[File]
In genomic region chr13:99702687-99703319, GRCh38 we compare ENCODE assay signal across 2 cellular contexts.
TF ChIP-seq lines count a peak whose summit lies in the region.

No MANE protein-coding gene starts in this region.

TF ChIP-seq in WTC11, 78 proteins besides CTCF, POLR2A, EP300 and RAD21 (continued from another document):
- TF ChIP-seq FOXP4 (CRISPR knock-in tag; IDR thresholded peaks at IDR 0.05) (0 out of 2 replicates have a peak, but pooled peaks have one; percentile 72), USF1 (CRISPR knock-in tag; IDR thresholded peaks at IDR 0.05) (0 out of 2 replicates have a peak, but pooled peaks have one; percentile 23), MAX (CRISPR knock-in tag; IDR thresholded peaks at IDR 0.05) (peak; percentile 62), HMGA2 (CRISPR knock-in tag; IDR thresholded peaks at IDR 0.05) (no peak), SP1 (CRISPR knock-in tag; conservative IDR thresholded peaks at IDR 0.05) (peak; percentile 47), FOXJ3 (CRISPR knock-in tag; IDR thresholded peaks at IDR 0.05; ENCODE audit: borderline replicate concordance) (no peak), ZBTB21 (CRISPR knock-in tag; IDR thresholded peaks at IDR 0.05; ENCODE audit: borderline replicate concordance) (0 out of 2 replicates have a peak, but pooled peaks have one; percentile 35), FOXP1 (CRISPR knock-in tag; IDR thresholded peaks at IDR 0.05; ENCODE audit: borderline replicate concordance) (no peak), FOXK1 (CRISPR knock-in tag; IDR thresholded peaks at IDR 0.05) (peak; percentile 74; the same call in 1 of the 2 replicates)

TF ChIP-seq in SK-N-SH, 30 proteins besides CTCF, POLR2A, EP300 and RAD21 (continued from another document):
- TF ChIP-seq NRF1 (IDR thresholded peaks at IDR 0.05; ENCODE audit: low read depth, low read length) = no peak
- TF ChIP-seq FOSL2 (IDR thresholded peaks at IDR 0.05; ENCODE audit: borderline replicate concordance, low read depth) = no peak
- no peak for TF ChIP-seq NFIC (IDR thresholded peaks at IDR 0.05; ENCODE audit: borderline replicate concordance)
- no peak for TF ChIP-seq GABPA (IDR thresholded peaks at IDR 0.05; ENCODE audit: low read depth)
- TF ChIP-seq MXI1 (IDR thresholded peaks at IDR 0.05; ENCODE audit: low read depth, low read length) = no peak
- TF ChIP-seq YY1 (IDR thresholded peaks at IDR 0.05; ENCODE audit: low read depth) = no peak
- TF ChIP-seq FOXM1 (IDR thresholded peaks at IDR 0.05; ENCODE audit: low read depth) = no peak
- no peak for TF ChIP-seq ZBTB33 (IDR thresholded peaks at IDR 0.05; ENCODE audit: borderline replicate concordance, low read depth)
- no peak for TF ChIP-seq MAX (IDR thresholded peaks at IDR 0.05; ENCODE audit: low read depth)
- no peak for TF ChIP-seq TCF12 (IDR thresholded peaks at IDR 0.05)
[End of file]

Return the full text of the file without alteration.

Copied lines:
In genomic region chr13:99702687-99703319, GRCh38 we compare ENCODE assay signal across 2 cellular contexts.
TF ChIP-seq lines count a peak whose summit lies in the region.

No MANE protein-coding gene starts in this region.

TF ChIP-seq in WTC11, 78 proteins besides CTCF, POLR2A, EP300 and RAD21 (continued from another document):
- TF ChIP-seq FOXP4 (CRISPR knock-in tag; IDR thresholded peaks at IDR 0.05) (0 out of 2 replicates have a peak, but pooled peaks have one; percentile 72), USF1 (CRISPR knock-in tag; IDR thresholded peaks at IDR 0.05) (0 out of 2 replicates have a peak, but pooled peaks have one; percentile 23), MAX (CRISPR knock-in tag; IDR thresholded peaks at IDR 0.05) (peak; percentile 62), HMGA2 (CRISPR knock-in tag; IDR thresholded peaks at IDR 0.05) (no peak), SP1 (CRISPR knock-in tag; conservative IDR thresholded peaks at IDR 0.05) (peak; percentile 47), FOXJ3 (CRISPR knock-in tag; IDR thresholded peaks at IDR 0.05; ENCODE audit: borderline replicate concordance) (no peak), ZBTB21 (CRISPR knock-in tag; IDR thresholded peaks at IDR 0.05; ENCODE audit: borderline replicate concordance) (0 out of 2 replicates have a peak, but pooled peaks have one; percentile 35), FOXP1 (CRISPR knock-in tag; IDR thresholded peaks at IDR 0.05; ENCODE audit: borderline replicate concordance) (no peak), FOXK1 (CRISPR knock-in tag; IDR thresholded peaks at IDR 0.05) (peak; percentile 74; the same call in 1 of the 2 replicates)

TF ChIP-seq in SK-N-SH, 30 proteins besides CTCF, POLR2A, EP300 and RAD21 (continued from another document):
- TF ChIP-seq NRF1 (IDR thresholded peaks at IDR 0.05; ENCODE audit: low read depth, low read length) = no peak
- TF ChIP-seq FOSL2 (IDR thresholded peaks at IDR 0.05; ENCODE audit: borderline replicate concordance, low read depth) = no peak
- no peak for TF ChIP-seq NFIC (IDR thresholded peaks at IDR 0.05; ENCODE audit: borderline replicate concordance)
- no peak for TF ChIP-seq GABPA (IDR thresholded peaks at IDR 0.05; ENCODE audit: low read depth)
- TF ChIP-seq MXI1 (IDR thresholded peaks at IDR 0.05; ENCODE audit: low read depth, low read length) = no peak
- TF ChIP-seq YY1 (IDR thresholded peaks at IDR 0.05; ENCODE audit: low read depth) = no peak
- TF ChIP-seq FOXM1 (IDR thresholded peaks at IDR 0.05; ENCODE audit: low read depth) = no peak
- no peak for TF ChIP-seq ZBTB33 (IDR thresholded peaks at IDR 0.05; ENCODE audit: borderline replicate concordance, low read depth)
- no peak for TF ChIP-seq MAX (IDR thresholded peaks at IDR 0.05; ENCODE audit: low read depth)
- no peak for TF ChIP-seq TCF12 (IDR thresholded peaks at IDR 0.05)